If you haven't got an Amiga this could provide the incentive to go out and buy one. It's the most compelling, addictive and fun footy/combat hybrid I've every played. Period.


Speedball 1 logo Zzap! Sizzler

Imageworks, Amiga £24.99 disk

The time is the future. The Earth's atmosphere has all but disappeared - filled to breaking point with noxious substances. Normal outdoor sports have ceased to exist, so a new type of sport has been invented: Speedball.

The game takes place in a fully contained metal arena with a goal at either end. There are two teams of five players, the idea being to score as many goals as possible in the allotted time. You play the part of one of the team captains choosing to play in a solo league, knockout championship or against another player.

Normal ball-sport rules don't play any more. Tubbing the opposition is the only thing that counts, so you must win by thumping, tripping and fighting your way into the lead. The game creators and judges felt that this itself wouldn't attract huge crowds, so they added extra excitement in the form of pick-ups, which affect the players in certain ways (see TILES box).

Since work is scarce, people will get hold of money in any way they can. This includes Speedball judges and officials, who will accept bribes in exchange for dirty tricks (see BRIBES box), so the result at the end of a match can change, too...


BRIBES AND PURCHASES
Credits: Item:
2 Bribe official
3 Increase stamine
4 Bribe timer
4 Bribe trainer
4 Extra skill
4 Reduce opponent's stamine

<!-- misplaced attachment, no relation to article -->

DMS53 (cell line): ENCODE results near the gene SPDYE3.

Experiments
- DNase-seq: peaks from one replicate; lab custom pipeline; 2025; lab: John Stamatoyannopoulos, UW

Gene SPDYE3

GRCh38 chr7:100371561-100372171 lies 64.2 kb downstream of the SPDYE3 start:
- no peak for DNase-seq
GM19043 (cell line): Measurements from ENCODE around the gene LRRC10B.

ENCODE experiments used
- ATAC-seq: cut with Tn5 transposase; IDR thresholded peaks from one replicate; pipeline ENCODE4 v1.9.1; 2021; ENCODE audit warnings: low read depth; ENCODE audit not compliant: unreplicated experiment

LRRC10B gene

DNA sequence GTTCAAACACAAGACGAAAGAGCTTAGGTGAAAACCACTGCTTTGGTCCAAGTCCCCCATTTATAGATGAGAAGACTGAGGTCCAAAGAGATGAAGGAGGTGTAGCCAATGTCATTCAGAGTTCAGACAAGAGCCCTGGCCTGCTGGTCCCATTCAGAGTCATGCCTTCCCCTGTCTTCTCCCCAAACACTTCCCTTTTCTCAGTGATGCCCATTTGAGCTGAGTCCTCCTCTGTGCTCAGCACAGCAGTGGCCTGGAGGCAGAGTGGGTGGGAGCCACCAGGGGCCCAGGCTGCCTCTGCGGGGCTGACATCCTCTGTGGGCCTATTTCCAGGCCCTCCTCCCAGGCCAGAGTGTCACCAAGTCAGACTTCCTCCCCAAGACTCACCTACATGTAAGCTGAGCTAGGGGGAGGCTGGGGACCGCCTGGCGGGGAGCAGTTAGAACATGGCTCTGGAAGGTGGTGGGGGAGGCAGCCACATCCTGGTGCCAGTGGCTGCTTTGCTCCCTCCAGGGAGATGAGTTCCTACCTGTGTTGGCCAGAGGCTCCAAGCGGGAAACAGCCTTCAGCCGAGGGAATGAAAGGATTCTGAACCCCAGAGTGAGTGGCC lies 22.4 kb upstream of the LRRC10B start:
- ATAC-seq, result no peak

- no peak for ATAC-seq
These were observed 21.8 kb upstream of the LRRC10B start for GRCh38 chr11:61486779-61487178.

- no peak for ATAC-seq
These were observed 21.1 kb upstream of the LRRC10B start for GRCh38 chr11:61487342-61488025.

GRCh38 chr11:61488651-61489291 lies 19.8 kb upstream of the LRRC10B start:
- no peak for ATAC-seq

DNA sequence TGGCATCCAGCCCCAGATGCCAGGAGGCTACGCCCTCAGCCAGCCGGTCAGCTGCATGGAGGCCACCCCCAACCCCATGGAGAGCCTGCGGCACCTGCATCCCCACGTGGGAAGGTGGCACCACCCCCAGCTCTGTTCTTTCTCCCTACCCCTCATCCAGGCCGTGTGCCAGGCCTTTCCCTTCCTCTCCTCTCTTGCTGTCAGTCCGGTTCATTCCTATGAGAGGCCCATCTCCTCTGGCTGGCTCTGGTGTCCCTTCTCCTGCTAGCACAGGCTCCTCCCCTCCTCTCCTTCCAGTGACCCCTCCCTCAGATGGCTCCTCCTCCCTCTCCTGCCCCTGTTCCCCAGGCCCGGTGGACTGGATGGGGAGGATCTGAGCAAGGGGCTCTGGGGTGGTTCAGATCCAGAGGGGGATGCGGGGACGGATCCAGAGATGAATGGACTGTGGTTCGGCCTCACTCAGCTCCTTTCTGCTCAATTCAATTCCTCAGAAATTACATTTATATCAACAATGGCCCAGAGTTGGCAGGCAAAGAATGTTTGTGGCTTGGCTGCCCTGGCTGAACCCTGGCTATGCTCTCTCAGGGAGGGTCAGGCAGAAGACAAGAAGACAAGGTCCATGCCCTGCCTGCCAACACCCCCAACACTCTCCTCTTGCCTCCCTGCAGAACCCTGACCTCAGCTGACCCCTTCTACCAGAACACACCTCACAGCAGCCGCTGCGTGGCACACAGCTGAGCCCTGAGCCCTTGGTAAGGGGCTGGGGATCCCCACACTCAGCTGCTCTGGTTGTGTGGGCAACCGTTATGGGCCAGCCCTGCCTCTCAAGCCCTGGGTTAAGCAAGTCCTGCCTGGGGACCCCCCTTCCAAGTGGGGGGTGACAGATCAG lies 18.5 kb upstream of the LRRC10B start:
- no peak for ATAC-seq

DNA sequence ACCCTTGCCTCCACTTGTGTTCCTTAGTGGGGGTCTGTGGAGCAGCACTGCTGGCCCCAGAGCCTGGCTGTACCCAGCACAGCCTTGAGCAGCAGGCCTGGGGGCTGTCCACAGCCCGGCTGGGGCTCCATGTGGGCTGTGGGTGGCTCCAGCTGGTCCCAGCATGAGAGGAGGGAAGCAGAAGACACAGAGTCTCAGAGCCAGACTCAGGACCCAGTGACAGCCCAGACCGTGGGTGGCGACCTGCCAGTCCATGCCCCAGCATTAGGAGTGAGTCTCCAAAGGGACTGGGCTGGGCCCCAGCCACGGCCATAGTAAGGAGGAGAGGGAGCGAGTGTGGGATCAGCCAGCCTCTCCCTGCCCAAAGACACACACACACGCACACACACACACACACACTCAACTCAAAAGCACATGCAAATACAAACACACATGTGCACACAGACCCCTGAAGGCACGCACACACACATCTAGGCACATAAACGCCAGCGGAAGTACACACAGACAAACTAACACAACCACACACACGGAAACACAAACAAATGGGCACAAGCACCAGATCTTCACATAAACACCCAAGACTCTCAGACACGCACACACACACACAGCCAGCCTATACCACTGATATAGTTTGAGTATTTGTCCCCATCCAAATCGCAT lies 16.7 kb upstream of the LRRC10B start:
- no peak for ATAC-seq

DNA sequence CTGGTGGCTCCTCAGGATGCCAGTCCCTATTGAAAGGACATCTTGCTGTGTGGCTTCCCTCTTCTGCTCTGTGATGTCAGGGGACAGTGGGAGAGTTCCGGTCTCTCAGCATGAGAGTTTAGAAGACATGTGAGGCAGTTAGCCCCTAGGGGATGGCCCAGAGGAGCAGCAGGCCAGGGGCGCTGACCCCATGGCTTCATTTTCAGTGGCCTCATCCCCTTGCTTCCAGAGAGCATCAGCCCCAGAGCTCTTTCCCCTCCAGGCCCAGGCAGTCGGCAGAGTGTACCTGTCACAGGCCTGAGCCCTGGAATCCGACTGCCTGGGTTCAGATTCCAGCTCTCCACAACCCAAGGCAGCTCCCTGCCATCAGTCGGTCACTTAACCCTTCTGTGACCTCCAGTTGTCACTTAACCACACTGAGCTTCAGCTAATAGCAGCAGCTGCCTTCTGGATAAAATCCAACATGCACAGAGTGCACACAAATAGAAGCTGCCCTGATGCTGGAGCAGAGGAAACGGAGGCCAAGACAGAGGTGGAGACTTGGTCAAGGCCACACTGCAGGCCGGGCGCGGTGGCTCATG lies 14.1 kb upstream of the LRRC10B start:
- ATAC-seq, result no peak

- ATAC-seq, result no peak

6 Extra power
6 Reduce skill
6 Bribe Ref
7 Reduce power
PICK-UP TILES
D - Decrease opponent's stamine
S - Increase your stamine
F - Freeze opponent (10 second timer)
M - Eight directional mine
E - Single directional mine
P - Protect against tackle
G - Get ball automatically
J - Reverse joystick direction (10 second timer)
? - Slow down opponents
Gordon Houghton
By the looks of things, the Bitmap Brothers are becoming a force to be reckoned with, what with Xenon already under their belts and now this! Speedball is brilliant - superb graphics, excellent gameplay and wonderful presentation. What more could you ask? Let's start with the visuals... well, Bitmap certainly know how to program graphics, that's for sure! Everything looks as if you could reach into the screen and touch it. Playing the game is as much of a joy as looking at the graphics. The action is fast and competitive and will keep sports fans playing for a long time: what I really liked was the fact that there are no real rules - you can bribe people for extra time or to change the result, or you can simply punch somebody in the gob to get the ball off them! No questions - just buy it!

Maff Evans
If you're a regular ZZAP! reader, you may remember that I was particularly looking forward to this, being a fan of the Bitmap Brothers' last masterpiece, saying 'Lets hope it's as good as Xenon, Guys'. Well I'm glad to say that it's every bit as good and then some. The graphics put their last game to shame, looking about as solid as the Amiga will allow. I was amazed when I saw the opening sequence with the player tapping his leg, complete with a metallic clunk. The game itself is incredibly playable, more so than any other computer ball-sport - even International Basketball - and from me that's saying something!